You could not wish for a better way of starting the conference – Day 1 opened with Tessa Woodward’s marvelous plenary on teachers’ professional life cycles. It was certainly one of the best plenaries I have ever attended – it was entertaining without being over the board, it had the sort of intelligent, subtle humor that I really appreciate; it was informative and at the same time seriously based on research and theory. Moreover, it was delivered with such serenity, conviction and skill that we can hardly ever find in the most seasoned speakers. Simply brilliant.
I then attended a workshop on reading groups given by Janet Olearski titled Reading ‘Twilight’ in Abu Dahbi where she reported on her experience in creating and sustaining a reading group with female engineering students in the Arab Emirates.
Day 2 was the LMCS SIG Day and we had a varied and interesting programme. We started with Stella Smyth presenting on how to integrate Shakespeare into an EAP syllabus using as an example the activities she developed for the The Tame of the Shrew. Great! After that we had Maureen Franks presenting ‘I don’t do Shakespeare. It’s all Greek to me!’ Using Twelfth Night she demonstrated how Shakespeare can be made accessible to English language students from secondary to university level exploring plot, sub-plot, character development and setting.
Then we had Izolda Geniene presenting on Intertextuality of poetry and painting in the ELT classroom followed by Robert Hill presentation on Transformation stories. Rob is one of the best presenters I know – his talks are always engaging, entertaining and extremely interesting. In this session he explored stories involving transformations, and suggested ‘how internet projects, films, illustrations and text connections can expand learners’ language skills and their awareness of the world.’ We closed with The pleasure of the text: Managing and sustaining reading groups by Alan Pulverness & Sarah Mount. They surveyed a range of approaches to managing groups, focusing particularly on the special skills required by facilitators and we had the opportunity to enjoy a reading group experience, exploring and evaluating some of the strategic options available to the facilitator.
It was a rich day that culminated with the Hornby Trust dinner at the Od Bell Tavern for present scholars and Alumni. The sad note is that Penny Trigg is leaving the BC and I do feel for future scholars that will not have her to guide them. Good luck to Penny in her future projects.
I started Day 3 attending Philip Prowse talk on CILLL, which is an acronym he invented for Content in Language Learner Literature, and which should be pronounced as kill 🙂 For Philip ‘original fiction dealing with controversial or sensitive contemporary issues can stimulate a genuine response to text, rather than using it as a pretext for language practice.’ I couldn’t agree more and I also agree with his view that reading should be all about reading instead of doing grammar and vocabulary exercises or answering to the comprehension questions that now pop up among the pages of most graded readers. Then I had my own presentation on Imagination in Teacher Education. I was happy to have a full room and very distinguished delegates attending my session, which was an honour and a pleasure. My audience was extremely receptive and open minded and at the end of the day I can say that I really had a great time doing the session.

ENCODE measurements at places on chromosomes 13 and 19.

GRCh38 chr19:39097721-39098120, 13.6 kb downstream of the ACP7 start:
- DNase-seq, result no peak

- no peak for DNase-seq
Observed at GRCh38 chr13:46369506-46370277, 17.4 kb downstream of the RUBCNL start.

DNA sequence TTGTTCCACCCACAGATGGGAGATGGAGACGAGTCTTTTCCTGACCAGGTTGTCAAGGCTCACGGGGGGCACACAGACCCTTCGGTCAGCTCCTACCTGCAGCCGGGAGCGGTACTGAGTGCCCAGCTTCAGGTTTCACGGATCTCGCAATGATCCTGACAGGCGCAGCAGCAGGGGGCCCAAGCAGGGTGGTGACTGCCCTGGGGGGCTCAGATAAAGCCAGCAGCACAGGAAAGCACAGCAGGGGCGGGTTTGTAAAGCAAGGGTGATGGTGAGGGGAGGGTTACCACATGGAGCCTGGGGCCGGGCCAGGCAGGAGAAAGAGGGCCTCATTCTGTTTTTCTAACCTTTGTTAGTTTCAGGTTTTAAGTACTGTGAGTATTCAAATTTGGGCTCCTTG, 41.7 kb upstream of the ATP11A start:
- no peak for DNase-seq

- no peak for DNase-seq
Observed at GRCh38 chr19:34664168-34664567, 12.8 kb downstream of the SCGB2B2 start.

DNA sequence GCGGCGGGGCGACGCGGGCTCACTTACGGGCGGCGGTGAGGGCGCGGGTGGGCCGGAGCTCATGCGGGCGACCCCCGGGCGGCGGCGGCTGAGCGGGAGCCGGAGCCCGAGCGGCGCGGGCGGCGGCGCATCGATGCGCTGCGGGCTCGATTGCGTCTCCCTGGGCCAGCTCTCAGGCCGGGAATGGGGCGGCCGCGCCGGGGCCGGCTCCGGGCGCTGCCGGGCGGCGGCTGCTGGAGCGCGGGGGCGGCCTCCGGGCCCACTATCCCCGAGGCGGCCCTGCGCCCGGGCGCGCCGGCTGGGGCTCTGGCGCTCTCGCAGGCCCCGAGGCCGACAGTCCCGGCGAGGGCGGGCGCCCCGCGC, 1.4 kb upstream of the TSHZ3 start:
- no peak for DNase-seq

My choice for the last day was the Narrative in ELT Symposium which had Brian Tomlinson as convenor. Brian highlighted the power of narrative as a stimulus and a source of meaningful and comprehensible input and suggested ‘ways of helping learners to create and present their own narratives as a way of facilitating their communicative competence and raising their self-esteem.’ Then Hitomi Masuhara demonstrated ‘some ways of helping learners to reduce such frustrations and to enjoy learning English through expressing themselves’ using poems, haiku and photo haikus, for example. She was followed by Jaya Mukundan who presented on textbooks used in Malaysia and showed how he got his learners (teacher trainees in the B.Ed. TESL programme) to create their own “stories” (and learning materials) that relate to the themes in the textbook. Ivor Timmis followed and argued that ‘one way we can explore spoken language with our learners is recording our own stories , as such stories are likely to be motivating for learners to listen to and easy for teachers to analyse.’ The Forum concluded with Alan Maley. He suggested that we can foster the formation of a ‘storied class’ by making story-telling a regular part of every lesson, encouraging the class to record its own unfolding story, through a class journal, website or blog, including visual records, poems, songs etc. arising out of it, celebrating the class story (ethnic memory), encouraging the exchange of stories from the world outside the class, and encouraging the writing and publishing of stories.
The conference finished with Jan Blake’s final plenary telling us stories. I know some people complained that entertaining and engaging as it was, it had, strictly speaking, nothing to do with ELT or classroom practice but the connections were there for all of us to make and, to be honest, after such 5 extremely intense days, that was perhaps all we needed.